Roy Cohn and the Amoral President
"Hit them them back harder," is a lesson that has stuck with President Trump
The once burning beacon of America’s democratic ideals is fading quickly and has been for four years under a president who has no more regard for the Constitution than an aethiest for the Bible. After four years of sending countless tweets like a pubescent discovering social media, President Trump has left no doubt to the extent of his narcissistic personality, his petty grievances, and his paper-skin sensitivity to anything less than adoration.
Revelations from recent impeachment hearings appear to point to a man who would subvert democratic principles and law to get at his political enemies. But this should come as no mystery to anyone familiar with his history. As it is said, “past is prelude,” and this axiom applies to no one more than Trump who grew up under the influence of infamous Roy Cohn. As Senator Joseph McCarthy’s chief counsel during the Army–McCarthy hearings in 1954, he assisted the red-baiting McCarthy’s investigations of suspected communists during a dark period of American history that ruined many lives. Towards the end of his career he became a political fixer and Trump’s personal lawyer. History regards Cohn as a reviled human being. The kindest thing anyone said about him is, “He is a new strain of son-of-a-bitch.” Trump admired him and in times of trouble, the president has reportedly wished that Cohn were still here.
Yet, even after the death of Cohn by AIDS at the age of 60, Trump seeks to channel his mentor, particularly, in the face of 30 or more Congressional, federal and state investigations. Cohn believed in making his own rules and, more importantly, in payback. The latter is Trump’s most learned lesson. “When someone hits you, you hit them back harder,” Trump has said. The two men had plenty of instances to practice their punches. Cohn worked with Trump in over 3,500 lawsuits in which he had been either plaintiff or defendant.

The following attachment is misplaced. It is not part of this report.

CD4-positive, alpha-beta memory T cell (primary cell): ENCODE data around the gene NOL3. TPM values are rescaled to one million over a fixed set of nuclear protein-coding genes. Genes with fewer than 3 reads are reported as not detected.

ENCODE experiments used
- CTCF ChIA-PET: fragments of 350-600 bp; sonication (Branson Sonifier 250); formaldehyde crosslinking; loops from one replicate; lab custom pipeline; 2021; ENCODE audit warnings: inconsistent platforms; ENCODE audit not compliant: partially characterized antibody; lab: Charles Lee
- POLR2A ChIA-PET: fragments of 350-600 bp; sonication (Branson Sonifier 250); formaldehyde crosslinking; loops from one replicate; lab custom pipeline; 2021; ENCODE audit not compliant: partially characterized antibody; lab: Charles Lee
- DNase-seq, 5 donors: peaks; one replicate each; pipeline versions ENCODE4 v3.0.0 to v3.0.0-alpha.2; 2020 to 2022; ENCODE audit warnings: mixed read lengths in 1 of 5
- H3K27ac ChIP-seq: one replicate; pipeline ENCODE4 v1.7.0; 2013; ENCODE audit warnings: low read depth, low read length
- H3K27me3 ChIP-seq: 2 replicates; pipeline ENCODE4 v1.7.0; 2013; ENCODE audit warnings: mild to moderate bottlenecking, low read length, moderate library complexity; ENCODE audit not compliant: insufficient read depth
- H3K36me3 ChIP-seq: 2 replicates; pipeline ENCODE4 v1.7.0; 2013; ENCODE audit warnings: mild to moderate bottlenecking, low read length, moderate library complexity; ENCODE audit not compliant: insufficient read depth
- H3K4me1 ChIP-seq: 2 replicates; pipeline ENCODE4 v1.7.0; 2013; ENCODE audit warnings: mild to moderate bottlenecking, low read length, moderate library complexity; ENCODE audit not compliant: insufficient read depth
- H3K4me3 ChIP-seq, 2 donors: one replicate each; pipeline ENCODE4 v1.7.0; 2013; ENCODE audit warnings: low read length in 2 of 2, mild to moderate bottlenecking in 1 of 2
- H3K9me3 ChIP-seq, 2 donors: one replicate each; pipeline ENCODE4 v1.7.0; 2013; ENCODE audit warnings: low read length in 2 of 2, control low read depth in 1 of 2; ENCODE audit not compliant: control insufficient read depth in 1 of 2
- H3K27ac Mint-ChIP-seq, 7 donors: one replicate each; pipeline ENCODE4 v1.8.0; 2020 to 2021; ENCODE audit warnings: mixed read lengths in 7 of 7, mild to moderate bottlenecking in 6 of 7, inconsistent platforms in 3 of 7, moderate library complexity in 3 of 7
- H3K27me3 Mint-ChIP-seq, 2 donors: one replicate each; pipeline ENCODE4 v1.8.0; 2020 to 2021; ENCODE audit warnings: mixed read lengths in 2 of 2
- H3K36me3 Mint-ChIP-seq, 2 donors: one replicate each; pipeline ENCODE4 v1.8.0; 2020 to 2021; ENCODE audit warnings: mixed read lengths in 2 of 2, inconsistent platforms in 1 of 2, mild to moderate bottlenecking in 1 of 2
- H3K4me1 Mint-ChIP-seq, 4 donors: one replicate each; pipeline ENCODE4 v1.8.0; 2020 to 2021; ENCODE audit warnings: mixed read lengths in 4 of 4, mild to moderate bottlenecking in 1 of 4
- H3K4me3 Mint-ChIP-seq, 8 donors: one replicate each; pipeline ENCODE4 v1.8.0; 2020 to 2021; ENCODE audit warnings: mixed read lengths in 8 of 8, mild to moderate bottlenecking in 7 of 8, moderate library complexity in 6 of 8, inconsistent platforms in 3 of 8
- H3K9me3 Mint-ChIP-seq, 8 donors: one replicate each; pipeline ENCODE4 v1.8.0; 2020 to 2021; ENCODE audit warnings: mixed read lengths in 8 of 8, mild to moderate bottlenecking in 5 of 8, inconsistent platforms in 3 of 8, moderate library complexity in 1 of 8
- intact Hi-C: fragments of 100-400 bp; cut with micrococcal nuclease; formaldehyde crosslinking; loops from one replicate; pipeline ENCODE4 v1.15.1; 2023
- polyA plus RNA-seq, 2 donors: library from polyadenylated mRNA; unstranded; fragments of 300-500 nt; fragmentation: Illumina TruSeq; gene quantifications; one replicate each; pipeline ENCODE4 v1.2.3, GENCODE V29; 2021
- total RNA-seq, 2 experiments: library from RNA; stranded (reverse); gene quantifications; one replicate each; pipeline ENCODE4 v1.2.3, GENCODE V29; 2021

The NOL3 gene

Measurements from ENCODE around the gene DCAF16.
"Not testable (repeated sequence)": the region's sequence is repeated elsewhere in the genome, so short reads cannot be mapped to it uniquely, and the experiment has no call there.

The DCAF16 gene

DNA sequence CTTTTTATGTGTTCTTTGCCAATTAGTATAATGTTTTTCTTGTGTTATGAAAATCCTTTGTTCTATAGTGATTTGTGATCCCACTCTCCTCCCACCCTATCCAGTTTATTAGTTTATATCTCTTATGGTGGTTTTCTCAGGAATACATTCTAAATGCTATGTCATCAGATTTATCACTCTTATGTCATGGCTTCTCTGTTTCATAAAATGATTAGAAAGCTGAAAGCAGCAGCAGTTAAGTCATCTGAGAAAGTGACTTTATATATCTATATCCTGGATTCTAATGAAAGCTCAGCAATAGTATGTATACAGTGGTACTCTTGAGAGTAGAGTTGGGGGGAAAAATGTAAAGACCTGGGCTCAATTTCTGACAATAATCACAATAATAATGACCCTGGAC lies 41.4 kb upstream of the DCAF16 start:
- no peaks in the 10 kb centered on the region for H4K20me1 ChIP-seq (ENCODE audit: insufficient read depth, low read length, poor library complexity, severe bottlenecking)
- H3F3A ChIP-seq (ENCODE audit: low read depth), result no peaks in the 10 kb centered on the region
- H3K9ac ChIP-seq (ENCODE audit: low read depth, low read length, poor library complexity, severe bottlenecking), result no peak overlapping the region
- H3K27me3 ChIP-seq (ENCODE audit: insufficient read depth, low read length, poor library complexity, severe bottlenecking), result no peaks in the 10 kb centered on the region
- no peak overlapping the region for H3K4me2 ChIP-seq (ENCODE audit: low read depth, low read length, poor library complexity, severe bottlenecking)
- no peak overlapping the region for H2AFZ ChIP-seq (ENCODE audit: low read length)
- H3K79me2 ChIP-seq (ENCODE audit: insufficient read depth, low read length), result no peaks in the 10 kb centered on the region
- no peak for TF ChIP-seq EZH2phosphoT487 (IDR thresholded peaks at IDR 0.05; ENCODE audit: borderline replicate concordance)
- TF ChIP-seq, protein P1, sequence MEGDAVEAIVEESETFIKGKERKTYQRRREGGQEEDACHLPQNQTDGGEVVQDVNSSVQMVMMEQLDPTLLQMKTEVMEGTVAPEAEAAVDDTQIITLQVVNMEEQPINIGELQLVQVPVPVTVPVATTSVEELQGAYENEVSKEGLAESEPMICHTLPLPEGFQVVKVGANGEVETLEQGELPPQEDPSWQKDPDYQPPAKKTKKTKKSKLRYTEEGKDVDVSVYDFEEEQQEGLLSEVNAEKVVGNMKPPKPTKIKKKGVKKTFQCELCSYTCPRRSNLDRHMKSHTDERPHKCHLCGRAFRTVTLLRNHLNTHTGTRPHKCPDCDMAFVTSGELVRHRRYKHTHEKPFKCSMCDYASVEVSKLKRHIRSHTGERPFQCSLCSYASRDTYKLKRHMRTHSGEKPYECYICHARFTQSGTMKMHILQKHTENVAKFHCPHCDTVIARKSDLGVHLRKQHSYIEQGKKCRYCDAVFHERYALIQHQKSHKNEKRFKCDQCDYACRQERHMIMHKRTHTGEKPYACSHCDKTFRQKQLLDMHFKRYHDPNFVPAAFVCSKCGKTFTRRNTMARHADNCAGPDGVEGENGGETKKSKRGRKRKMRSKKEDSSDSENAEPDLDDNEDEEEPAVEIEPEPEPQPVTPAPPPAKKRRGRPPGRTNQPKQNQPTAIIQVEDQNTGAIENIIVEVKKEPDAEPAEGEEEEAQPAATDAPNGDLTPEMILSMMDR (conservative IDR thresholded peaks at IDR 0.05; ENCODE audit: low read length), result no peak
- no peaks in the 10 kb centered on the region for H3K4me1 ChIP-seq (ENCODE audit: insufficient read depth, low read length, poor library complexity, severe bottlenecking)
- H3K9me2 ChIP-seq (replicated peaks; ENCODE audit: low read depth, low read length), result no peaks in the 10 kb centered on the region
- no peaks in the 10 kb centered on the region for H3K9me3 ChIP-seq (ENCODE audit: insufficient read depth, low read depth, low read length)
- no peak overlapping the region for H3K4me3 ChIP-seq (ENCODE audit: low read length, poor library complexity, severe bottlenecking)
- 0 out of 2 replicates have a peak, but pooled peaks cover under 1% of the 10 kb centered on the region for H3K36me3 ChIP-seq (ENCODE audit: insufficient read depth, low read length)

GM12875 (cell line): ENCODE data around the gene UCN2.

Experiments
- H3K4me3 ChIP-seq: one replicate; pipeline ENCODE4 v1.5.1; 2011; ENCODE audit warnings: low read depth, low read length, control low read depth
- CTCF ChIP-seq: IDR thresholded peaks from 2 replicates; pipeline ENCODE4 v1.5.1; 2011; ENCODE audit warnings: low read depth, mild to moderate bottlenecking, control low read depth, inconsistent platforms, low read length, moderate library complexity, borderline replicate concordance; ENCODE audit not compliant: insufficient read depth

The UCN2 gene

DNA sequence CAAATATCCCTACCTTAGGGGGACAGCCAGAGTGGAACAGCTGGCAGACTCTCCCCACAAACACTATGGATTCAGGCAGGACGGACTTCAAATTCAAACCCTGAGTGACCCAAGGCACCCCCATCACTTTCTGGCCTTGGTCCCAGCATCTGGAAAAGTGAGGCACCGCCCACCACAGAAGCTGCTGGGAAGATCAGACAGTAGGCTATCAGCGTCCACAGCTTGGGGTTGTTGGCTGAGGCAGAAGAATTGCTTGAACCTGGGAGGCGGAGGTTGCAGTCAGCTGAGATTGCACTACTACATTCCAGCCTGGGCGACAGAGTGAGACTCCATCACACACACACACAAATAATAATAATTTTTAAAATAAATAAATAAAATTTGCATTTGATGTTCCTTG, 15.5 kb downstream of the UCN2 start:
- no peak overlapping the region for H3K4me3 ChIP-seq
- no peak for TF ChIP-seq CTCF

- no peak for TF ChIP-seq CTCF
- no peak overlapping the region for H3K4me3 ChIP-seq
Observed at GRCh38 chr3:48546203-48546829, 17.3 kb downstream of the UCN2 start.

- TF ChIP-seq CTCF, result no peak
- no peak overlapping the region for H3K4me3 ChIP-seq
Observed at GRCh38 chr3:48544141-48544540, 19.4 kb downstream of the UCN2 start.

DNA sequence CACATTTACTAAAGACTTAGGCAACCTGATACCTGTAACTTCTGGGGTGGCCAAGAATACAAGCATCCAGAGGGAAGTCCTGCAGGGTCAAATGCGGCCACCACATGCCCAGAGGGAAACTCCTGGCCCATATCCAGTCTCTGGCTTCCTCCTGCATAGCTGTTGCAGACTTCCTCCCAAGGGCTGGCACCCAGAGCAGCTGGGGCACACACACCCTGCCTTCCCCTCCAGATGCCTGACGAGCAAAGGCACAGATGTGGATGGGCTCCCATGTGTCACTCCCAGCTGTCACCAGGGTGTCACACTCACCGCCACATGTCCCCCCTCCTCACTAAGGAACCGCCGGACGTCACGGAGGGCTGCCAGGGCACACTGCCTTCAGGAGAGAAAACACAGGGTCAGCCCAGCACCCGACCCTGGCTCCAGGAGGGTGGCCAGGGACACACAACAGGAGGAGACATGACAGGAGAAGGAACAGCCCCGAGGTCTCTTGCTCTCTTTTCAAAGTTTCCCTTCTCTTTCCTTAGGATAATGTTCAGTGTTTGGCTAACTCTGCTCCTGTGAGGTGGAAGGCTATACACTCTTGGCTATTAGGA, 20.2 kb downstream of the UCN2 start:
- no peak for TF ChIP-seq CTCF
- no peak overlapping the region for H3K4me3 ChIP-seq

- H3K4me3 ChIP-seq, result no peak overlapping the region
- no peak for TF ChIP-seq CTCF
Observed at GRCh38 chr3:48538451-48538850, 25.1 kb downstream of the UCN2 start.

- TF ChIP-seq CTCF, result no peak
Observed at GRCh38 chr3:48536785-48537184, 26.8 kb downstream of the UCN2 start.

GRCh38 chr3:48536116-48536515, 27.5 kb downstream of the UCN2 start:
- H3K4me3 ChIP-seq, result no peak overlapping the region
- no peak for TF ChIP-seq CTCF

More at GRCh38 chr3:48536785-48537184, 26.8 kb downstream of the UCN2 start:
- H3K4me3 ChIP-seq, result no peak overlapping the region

Indeed, Trump appears never to miss an opportunity to go for the knock-out punch with an opponent. (Subtlety and nuance of verbal sparring are as foreign to him as humility and self-deprecation.) No amount of honor, prestige, and reputation is too high for a Trump low blow, even if it is someone who has served his or her country admirably and with courage as Senator John McCain and Ambassador Marie Yavanovich have.
Cohn is not the last of his unsavory kind that Trump has gravitated towards. Paul Manafort, Michael Cohen, Rick Gates, Michael Flynn and Roger Stone, all appointees and associates of Trump, have been been convicted or admitted wrongdoing. One can’t help see the irony of Trump’s famous inaugural line, “I will drain the swamp that is Washington.” (No sir, the justice system will.) In addition to the above roll call of convicts, Trump seems to have drawn similar sycophantic personality types from Congress, where there are countless apologists standing in line to defend their man, put party over country, and prostrate themselves to power in a political downward facing dog. One could imagine if they were nimble enough they would enjoy kissing their own asses.
If there is an unintended consequence to such a litigious life learned from Cohn it may be the addiction to dodging bullets and the thrill of ‘getting away with it.” And that may be the most significant insight to Trump and why he takes an amoral view of life, even in the role of president. Like the adrenalin junkie, his highs come from taking risks.
Unfortunately, that is not the personality we need sitting in the Oval Office.